Gobi Manchurian a.k.a Gopi Manjoori

There was a gobi stall right across my university campus that sold gobi with fried rice. I tasted it after 3 years at Uni and maybe once after that. That is how sad I was with street food. I had an incredibly poor immunity especially to unfiltered water matched by an equally poor zest for street food. I started enjoying street food with my cousins in Blore eventually and then the joy of international street food with K happened. Anyway back to this gobi stall across campus – it was so splendid and I sometimes think of it and wish I had access to something like that here in Surrey. A couple of days back, we decided to quit wishing and decided to act on it. K was my sous chef. We did a mish mash of recipes and followed our heart. It was incredible fun cooking and listening to endless Coke Studio as we excitedly churned up some gobi Manchurian for lunch as Mili wondered what possessed us. Some times, I remember how it felt making the dish more than how I felt eating it. One of the several joys of cooking, I suppose.


If you’d like to know, here is how we made it. 
1. Make small cauliflower florets from 1 medium cauliflower. We want a size that allows for it to be coated well in all that saucey goodness and have a bit of crunch around without being raw inside, without using copious amounts of oil.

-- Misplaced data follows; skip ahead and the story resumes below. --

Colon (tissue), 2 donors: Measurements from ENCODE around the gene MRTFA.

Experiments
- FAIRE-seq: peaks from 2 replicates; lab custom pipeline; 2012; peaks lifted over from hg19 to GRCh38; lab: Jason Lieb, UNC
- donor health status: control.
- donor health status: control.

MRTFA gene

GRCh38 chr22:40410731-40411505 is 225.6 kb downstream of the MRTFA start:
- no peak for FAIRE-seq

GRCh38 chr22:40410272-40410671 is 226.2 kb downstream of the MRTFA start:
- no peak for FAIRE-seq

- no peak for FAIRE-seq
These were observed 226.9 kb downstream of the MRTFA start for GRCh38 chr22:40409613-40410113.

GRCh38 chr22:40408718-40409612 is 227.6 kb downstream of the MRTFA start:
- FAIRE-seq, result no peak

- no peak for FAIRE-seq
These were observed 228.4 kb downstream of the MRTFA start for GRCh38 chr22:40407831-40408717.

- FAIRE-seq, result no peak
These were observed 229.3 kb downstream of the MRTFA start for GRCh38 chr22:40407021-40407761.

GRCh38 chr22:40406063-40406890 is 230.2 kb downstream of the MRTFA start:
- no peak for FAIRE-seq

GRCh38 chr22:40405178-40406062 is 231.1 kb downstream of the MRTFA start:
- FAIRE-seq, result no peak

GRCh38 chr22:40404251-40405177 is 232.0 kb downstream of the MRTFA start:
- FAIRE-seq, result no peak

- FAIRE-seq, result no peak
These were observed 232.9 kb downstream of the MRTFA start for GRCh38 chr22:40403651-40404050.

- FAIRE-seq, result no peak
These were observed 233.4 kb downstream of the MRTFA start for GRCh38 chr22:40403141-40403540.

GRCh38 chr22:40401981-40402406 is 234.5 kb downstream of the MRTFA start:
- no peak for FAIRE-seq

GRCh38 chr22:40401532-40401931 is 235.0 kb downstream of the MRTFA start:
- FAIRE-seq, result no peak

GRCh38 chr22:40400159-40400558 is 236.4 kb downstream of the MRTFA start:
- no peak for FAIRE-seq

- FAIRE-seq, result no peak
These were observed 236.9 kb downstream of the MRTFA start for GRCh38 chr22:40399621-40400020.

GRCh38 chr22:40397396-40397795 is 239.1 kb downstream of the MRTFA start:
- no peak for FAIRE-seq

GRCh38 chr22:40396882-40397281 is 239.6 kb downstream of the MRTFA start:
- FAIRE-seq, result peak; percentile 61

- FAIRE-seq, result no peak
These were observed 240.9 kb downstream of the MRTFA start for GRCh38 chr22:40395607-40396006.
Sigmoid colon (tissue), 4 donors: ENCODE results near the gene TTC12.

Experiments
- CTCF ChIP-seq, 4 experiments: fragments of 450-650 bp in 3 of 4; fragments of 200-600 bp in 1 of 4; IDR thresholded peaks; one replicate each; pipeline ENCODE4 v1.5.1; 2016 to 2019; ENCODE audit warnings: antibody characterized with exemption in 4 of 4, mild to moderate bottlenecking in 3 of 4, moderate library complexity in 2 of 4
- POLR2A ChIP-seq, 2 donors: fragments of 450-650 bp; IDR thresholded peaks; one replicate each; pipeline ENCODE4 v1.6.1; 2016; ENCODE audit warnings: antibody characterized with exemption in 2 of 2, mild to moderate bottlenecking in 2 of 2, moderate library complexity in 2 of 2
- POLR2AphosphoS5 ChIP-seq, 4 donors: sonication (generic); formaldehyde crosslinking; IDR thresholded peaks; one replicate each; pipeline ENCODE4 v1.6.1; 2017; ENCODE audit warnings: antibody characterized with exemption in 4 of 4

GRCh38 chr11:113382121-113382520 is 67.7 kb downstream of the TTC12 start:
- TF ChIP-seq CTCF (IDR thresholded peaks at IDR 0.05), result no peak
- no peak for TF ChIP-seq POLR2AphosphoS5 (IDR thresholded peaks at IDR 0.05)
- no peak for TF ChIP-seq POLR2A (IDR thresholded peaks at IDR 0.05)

2. Create a thin batter of cornflour (2 tbsp), plain flour (1 heaped tbsp), chilli powder (1-2 tsp), turmeric (1 tsp), salt, ginger garlic paste (1 tsp) and vinegar (1 tsp).
3. Add the cauliflower florets to this and set aside for 30 mins.
4. Meanwhile, dice 1 onion and 1 bell pepper. Also, chop garlic (we did about 8 cloves) and ginger (1/2 inch) and green chillies and spring onions. 
5. Heat 2 tbsp of oil in a wok, add some of chopped garlic and ginger from step 4 and saute for 30 seconds. Add the cauliflower to the wok, taking care they are spread out and not a heap. This ensures uniform cooking – if your wok is small, do it in 2 batches. The cauliflower will turn turn golden and crispy in some parts and the batter becomes crunchy like the outside of fritters. Set all this fried goodness aside. 
6. Now heat a couple tbsp of oil in the same wok, add the remaining ginger garlic and sauté for 30 seconds. Add bell pepper, onions, chillies and sauté for 2 mins so the veggies retain some crunch. 
7. Add 2 tbsp sriracha sauce/chilli sauce, 3-4 tbsp soy sauce, a pinch of sugar and mix. Add 1 cup water and bring to boil.
8. Mix 2 tsp cornstarch and 2 tbsp water and make a thin paste. Add this to boiling sauce and let it thicken. Mix the cauli and garnish with spring onions.


That’s it really. The gobi had a slight crunch and the sauce was perfect. I loved that there were crispy bits to it and some chunks of cooked crispy cornflour with garlicky goodness. It feels like a lot of steps but I think when you make something for the first time, chances are it may feel that way. Also, this does have a few steps. But it is so worth it. I would still go back and eat gobi from that stall across campus anyway but I know that there is something that gives me as much joy, although a different kind, when I make it in my kitchen with my K as Mili hopefully waits for a piece to land in her bowl.

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